The WOMAC stiffness subscale consists of two questions concerning the levels of stiffness experienced in the studied knee. The WOMAC stiffness subscale score for each question ranges from 0 (minimum) to 4 (maximum), with higher scores indicating worse stiffness. The overall score ranges from 0 (minimum) to 8 (maximum), with higher scores indicating more stiffness.

Physical Activity Scale for the Elderly (PASE)

The PASE is a brief (5 min) and easily scored survey designed to assess aged adults’ physical performance. The survey includes questions related to household, leisure and work activities. The total PASE score is computed by multiplying the amount of time spent in each activity (hours/week) or participation (yes/no) in an activity by the empirically derived item weights and summing the results for all activities [27]. (Time frame: screening period, 2 weeks, 4 weeks, 3 months and 6 months.)

WHO-BREF 36-Item Form

The WHO-BREF 36-Item Form is a questionnaire consisting of 36 items containing questions regarding eight topics used to assess patients’ quality of life. Lower scores indicate a worse condition. (Time frame: screening period, 2 weeks, 4 weeks, 3 months and 6 months.)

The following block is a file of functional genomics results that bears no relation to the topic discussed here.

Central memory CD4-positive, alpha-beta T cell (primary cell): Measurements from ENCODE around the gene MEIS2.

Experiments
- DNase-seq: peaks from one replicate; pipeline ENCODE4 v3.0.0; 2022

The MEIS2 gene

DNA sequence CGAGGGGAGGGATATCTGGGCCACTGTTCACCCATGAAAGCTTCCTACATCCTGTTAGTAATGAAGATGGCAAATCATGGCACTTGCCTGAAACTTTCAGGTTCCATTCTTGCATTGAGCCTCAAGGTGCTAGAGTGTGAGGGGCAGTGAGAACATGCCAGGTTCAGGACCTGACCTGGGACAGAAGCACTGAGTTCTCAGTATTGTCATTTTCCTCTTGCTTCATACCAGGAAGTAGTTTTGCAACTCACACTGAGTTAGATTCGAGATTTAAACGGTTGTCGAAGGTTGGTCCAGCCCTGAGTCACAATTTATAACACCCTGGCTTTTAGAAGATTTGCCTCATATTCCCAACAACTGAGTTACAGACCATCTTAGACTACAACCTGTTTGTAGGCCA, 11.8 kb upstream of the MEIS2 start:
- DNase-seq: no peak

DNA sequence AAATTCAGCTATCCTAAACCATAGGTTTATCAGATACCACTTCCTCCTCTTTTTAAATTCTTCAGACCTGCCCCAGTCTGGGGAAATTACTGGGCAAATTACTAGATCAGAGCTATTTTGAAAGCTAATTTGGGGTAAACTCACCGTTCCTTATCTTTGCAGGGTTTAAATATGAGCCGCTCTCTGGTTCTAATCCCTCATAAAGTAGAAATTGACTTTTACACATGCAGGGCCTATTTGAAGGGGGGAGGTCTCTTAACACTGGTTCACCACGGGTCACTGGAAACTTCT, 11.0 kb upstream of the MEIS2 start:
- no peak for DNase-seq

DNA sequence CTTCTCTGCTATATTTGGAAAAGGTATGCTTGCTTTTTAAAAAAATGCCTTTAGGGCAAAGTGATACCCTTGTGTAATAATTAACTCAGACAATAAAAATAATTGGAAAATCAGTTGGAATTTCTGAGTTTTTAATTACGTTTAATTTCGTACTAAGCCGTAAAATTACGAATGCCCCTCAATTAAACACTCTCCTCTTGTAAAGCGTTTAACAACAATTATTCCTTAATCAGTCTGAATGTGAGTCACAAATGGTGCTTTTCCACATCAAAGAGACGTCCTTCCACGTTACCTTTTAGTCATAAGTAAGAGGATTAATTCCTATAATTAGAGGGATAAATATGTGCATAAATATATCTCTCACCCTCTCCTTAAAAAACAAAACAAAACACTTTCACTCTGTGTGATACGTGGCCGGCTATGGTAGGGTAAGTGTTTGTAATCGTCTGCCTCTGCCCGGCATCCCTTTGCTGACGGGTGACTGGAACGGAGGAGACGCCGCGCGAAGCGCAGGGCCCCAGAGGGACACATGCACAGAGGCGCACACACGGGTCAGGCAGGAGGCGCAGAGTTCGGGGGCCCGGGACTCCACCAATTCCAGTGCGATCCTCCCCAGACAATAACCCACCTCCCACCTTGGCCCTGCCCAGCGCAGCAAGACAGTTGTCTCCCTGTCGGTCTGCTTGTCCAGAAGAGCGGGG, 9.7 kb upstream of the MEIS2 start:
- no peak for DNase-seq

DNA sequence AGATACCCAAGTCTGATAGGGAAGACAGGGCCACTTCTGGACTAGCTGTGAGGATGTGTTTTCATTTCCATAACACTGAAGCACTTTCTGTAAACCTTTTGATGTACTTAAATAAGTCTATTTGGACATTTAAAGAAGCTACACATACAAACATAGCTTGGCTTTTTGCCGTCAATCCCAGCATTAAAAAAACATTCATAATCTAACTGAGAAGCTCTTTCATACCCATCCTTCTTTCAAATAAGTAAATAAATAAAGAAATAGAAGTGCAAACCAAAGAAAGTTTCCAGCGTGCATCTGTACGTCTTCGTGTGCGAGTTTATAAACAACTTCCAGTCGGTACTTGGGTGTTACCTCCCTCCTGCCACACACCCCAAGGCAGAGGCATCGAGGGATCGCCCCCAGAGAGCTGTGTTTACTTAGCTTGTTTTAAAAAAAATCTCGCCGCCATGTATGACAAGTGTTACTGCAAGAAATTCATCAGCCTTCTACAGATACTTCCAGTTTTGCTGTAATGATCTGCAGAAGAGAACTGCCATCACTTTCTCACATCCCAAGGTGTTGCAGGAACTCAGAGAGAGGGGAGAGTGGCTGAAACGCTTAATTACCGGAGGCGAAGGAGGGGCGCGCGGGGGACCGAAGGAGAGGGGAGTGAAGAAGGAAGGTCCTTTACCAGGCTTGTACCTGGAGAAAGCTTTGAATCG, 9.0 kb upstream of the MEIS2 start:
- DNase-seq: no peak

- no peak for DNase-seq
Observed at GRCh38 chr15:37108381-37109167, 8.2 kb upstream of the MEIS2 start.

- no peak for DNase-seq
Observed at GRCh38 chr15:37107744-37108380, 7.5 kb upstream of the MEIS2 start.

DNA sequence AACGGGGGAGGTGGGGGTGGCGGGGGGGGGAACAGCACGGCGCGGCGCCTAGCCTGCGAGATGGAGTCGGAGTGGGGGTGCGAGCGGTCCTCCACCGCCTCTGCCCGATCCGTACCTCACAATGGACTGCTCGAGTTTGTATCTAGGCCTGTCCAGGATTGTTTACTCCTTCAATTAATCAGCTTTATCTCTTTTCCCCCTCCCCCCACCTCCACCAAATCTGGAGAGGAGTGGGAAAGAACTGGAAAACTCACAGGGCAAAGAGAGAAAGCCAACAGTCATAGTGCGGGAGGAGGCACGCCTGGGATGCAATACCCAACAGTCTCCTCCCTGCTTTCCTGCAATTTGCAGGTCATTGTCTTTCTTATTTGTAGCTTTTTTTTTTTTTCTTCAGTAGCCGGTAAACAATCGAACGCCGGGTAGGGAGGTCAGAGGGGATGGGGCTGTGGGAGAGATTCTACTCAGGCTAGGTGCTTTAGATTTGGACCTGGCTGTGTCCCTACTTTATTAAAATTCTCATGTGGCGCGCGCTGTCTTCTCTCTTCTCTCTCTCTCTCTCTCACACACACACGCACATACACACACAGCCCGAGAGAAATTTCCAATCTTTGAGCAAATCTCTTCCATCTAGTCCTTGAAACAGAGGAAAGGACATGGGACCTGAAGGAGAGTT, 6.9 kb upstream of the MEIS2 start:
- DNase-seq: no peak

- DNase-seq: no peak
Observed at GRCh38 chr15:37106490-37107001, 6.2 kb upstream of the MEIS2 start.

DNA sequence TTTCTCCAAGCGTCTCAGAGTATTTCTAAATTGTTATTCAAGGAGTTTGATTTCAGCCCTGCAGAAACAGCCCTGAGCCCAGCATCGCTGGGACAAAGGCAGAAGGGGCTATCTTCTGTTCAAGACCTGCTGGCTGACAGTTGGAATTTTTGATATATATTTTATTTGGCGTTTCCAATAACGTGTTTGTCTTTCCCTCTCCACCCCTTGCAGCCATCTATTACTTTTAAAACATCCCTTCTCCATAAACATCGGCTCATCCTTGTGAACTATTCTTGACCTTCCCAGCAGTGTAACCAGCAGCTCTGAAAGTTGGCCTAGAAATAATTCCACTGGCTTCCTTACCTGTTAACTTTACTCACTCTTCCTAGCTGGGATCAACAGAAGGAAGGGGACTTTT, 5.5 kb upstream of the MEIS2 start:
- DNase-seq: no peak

Knee swelling measurement

A score from 0 (minimum) to 3 (maximum) indicating swelling severity and the average knee circumference at three levels (superior border, inferior margin and middle) will be determined. (Time frame: screening period, 2 weeks, 4 weeks, 3 months and 6 months.)

Expectancy questionnaire

The expectancy questionnaire consists of two questions to assess the credibility and expectations of the patients at baseline, before the first treatment.

We will compare the change of WOMAC pain and stiffness score, PASE score and WHO-BREF score, and knee swelling measurement score and knee circumference at the aforementioned time points between groups and compare mean scores between the six groups.

Incidence of adverse events

All adverse events occurring during the trial—such as fainting, sweating or dizziness; skin burns during acupuncture and moxibustion treatment; or bleeding, local haematoma and other abnormal feelings after acupuncture treatment—will be recorded on the CRF. The researcher will record all details, such as the date, time and degree of occurrence related to the treatment at each visit, and will provide proper medical advice and care. Severe adverse events will be reported to the principal investigator and the ethics board immediately, and proper measures will be taken in a timely manner.